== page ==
Australia has a new Prime Minister following a dramatic and somewhat ironic leadership ballot today. Malcolm Turnbull has become the country’s 29th prime minister after he beat out controversial current Prime Minister Tony Abbott in a leadership battle which has been brewing for some time, but which came to a head with today’s ballot amongst ruling Liberal Party members.
Turnbull’s victory is ironically similar to the 2010 coup staged by former prime minister Julia Gillard against Kevin Rudd.
Abbott’s overthrow highlights the inner turmoil of the Liberal Party and Australian politics in general, as Turnbull, the former communication Minister, is the country’s fifth prime minister in five years.
Foreign Minister Julie Bishop was elected deputy prime minister in an easy 70 to 30 vote over main challenger Kevin Andrews. Bishop had been serving as Abbott’s deputy but dumped him, switching her allegiance to Turnbull last week when rumours of the leadership challenge surfaced.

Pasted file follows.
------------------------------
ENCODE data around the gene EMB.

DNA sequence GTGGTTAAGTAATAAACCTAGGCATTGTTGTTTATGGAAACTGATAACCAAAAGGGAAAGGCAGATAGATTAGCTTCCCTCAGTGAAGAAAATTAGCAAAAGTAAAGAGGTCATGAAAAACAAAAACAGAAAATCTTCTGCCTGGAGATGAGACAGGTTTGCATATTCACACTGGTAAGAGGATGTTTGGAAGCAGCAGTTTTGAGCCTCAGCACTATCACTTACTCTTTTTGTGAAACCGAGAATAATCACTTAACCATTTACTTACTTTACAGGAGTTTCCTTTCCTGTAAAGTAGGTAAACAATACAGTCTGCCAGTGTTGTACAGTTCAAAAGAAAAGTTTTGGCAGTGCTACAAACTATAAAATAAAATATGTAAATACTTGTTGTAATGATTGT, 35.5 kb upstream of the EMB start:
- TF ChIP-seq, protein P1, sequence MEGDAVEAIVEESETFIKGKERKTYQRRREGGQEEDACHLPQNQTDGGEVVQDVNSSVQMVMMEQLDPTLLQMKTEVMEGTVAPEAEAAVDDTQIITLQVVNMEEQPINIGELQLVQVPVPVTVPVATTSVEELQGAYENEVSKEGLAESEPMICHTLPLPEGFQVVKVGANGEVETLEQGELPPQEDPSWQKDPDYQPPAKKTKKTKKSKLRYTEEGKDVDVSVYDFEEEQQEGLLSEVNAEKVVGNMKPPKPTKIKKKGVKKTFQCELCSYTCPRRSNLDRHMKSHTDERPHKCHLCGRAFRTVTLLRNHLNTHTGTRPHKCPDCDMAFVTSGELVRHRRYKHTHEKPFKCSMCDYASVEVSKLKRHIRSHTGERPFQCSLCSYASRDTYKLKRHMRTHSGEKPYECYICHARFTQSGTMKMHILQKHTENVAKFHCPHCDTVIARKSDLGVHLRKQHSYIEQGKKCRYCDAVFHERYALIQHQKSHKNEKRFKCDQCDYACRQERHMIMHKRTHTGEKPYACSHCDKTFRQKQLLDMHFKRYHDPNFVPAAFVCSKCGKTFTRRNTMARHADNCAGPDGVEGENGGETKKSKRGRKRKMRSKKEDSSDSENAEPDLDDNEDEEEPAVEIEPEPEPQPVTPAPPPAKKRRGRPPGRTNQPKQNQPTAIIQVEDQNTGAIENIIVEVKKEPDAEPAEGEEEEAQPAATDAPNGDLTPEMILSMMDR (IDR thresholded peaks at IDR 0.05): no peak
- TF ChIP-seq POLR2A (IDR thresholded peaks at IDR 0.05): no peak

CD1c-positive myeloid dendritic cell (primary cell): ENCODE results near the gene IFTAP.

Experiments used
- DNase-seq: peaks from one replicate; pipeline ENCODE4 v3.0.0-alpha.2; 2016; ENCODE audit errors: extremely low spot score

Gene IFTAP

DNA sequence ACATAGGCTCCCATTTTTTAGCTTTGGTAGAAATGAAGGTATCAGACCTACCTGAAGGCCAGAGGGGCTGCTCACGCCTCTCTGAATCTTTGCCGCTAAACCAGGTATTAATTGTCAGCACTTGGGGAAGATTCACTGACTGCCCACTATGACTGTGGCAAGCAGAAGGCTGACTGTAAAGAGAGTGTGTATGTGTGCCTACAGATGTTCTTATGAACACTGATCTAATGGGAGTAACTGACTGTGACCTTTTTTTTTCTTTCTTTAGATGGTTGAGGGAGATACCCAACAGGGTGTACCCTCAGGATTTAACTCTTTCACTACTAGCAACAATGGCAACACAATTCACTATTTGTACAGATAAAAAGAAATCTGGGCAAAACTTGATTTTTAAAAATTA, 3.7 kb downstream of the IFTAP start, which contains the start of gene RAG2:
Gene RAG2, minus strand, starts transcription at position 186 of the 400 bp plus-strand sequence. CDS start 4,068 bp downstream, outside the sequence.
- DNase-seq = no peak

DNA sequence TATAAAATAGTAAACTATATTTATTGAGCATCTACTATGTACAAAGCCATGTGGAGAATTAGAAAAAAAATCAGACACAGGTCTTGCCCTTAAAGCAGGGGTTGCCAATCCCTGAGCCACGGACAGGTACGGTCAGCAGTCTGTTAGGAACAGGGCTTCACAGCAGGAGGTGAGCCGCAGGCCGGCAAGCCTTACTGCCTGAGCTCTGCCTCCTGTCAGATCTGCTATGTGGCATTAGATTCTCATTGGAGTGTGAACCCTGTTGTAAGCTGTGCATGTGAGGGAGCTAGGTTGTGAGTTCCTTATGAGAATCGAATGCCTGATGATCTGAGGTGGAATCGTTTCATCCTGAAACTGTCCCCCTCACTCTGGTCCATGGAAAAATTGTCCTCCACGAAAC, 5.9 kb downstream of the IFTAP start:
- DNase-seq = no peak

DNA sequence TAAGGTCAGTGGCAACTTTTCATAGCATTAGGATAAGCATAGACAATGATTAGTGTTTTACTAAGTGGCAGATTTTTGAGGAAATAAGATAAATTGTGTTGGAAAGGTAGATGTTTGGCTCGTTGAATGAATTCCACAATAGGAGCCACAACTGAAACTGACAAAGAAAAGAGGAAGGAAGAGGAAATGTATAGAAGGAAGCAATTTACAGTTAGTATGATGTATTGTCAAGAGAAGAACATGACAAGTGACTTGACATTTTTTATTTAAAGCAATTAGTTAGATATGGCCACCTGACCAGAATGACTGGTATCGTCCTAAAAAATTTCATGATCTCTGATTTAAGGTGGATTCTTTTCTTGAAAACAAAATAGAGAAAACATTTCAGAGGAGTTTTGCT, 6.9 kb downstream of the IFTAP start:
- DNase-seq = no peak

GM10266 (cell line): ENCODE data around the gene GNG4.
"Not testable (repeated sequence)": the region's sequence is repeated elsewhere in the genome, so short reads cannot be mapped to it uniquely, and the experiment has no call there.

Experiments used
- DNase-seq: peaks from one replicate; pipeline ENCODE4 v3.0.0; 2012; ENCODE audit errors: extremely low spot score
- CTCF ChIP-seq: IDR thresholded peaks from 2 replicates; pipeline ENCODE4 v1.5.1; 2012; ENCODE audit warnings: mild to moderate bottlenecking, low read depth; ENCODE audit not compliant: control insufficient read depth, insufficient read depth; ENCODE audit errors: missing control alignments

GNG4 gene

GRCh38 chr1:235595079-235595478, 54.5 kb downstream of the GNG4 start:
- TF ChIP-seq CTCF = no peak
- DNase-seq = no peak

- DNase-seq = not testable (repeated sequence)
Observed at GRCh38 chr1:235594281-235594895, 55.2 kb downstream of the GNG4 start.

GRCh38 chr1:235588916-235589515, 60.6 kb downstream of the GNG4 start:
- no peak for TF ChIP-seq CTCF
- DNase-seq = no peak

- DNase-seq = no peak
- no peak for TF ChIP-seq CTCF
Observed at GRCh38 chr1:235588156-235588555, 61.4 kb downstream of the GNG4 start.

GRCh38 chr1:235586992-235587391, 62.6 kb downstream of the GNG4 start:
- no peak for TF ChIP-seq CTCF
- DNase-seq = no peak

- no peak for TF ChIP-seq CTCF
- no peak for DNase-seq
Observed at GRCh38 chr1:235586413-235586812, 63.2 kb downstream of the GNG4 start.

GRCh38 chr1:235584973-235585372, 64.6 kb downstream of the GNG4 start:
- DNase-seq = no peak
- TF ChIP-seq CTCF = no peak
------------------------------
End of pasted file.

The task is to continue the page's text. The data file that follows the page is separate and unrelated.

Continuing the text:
The dumping of Abbott was a revenge of sorts for Turnbull, a former lawyer and journalist, as six years ago he had been replaced by Abbott as Liberal Party leader in a climate change policy dispute, and had even quit politics in 2010 for a while because of Liberal party infighting.
Liberal Party sources said just before the inner party vote that ended Abbott’s role as Prime Minister, he had told his colleagues “the prime ministership was not a prize or a plaything to be demanded. It should be something which is earned by a vote of the Australian people. There will be a party room ballot for both the leadership and deputy leadership positions later this evening. I will be a candidate and I expect to win.”
After the vote, according to the source Abbott had taken a shot at Turnbull and his infamous temper by warning colleagues that the stress and pressures of being Prime Minister were such that “a more febrile and lesser man” might not endure them.